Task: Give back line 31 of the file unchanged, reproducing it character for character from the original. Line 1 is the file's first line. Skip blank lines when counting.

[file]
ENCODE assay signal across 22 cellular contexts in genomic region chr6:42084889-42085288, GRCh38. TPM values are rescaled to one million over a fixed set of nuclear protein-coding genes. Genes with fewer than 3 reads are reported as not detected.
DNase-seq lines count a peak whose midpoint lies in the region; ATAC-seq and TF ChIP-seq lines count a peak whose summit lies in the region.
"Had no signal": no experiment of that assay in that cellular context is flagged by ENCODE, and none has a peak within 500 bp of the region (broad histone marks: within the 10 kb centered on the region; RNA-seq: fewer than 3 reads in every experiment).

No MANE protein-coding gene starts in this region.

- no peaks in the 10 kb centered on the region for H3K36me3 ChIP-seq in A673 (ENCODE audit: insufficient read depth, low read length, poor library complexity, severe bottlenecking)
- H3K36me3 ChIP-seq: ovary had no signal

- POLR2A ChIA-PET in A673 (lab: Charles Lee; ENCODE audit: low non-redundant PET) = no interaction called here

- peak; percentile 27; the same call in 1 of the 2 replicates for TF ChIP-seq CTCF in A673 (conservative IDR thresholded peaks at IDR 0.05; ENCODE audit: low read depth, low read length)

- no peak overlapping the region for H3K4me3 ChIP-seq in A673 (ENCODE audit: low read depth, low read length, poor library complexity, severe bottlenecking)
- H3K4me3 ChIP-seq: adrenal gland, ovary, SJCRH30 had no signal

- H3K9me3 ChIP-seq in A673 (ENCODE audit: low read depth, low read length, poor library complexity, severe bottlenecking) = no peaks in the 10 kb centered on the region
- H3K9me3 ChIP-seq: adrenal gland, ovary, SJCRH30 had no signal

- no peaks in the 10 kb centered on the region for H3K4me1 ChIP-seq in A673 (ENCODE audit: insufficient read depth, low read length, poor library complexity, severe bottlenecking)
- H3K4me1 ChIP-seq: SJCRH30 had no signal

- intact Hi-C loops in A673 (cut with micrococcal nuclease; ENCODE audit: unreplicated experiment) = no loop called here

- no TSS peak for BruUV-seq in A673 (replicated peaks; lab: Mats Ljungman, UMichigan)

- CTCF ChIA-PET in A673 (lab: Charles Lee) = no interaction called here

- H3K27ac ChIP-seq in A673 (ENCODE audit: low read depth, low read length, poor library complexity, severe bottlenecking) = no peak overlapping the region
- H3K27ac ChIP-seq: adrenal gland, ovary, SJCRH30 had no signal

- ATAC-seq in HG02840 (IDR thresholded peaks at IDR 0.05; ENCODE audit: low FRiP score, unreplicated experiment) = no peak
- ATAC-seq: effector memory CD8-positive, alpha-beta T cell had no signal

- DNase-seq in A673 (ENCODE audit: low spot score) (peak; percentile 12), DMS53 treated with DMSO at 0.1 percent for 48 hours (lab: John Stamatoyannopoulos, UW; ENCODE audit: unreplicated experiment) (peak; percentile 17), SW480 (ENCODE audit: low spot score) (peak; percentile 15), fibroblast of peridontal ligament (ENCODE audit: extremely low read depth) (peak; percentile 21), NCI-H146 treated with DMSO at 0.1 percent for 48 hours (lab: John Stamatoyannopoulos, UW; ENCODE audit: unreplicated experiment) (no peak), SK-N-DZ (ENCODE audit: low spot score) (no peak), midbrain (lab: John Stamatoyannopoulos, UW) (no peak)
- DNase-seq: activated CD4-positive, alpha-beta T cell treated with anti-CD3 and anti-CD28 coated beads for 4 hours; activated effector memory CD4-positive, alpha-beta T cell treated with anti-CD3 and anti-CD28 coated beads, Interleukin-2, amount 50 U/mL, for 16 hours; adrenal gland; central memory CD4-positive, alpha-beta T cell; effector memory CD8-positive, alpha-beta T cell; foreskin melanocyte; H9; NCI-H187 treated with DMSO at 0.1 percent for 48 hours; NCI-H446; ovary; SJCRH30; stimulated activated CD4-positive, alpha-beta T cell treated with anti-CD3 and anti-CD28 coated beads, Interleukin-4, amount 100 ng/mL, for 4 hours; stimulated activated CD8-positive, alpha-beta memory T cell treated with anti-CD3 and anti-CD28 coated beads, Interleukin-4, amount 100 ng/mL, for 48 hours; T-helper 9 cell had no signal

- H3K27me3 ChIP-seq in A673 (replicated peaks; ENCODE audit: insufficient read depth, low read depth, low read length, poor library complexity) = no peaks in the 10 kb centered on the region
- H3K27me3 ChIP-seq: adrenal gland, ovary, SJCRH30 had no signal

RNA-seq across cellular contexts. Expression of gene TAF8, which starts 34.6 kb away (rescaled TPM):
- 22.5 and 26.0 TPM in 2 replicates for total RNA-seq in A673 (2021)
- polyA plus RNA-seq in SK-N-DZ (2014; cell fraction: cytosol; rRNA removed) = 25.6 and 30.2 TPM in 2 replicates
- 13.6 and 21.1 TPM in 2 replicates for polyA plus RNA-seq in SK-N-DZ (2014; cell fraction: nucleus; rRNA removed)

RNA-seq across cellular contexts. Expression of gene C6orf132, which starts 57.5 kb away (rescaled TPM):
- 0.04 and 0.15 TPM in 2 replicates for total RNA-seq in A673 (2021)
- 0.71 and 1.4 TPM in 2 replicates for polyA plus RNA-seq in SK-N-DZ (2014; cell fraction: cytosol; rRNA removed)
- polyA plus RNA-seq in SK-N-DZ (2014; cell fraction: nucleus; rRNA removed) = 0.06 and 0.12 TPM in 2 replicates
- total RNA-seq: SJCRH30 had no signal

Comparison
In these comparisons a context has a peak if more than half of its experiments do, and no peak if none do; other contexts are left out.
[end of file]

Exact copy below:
- 0.04 and 0.15 TPM in 2 replicates for total RNA-seq in A673 (2021)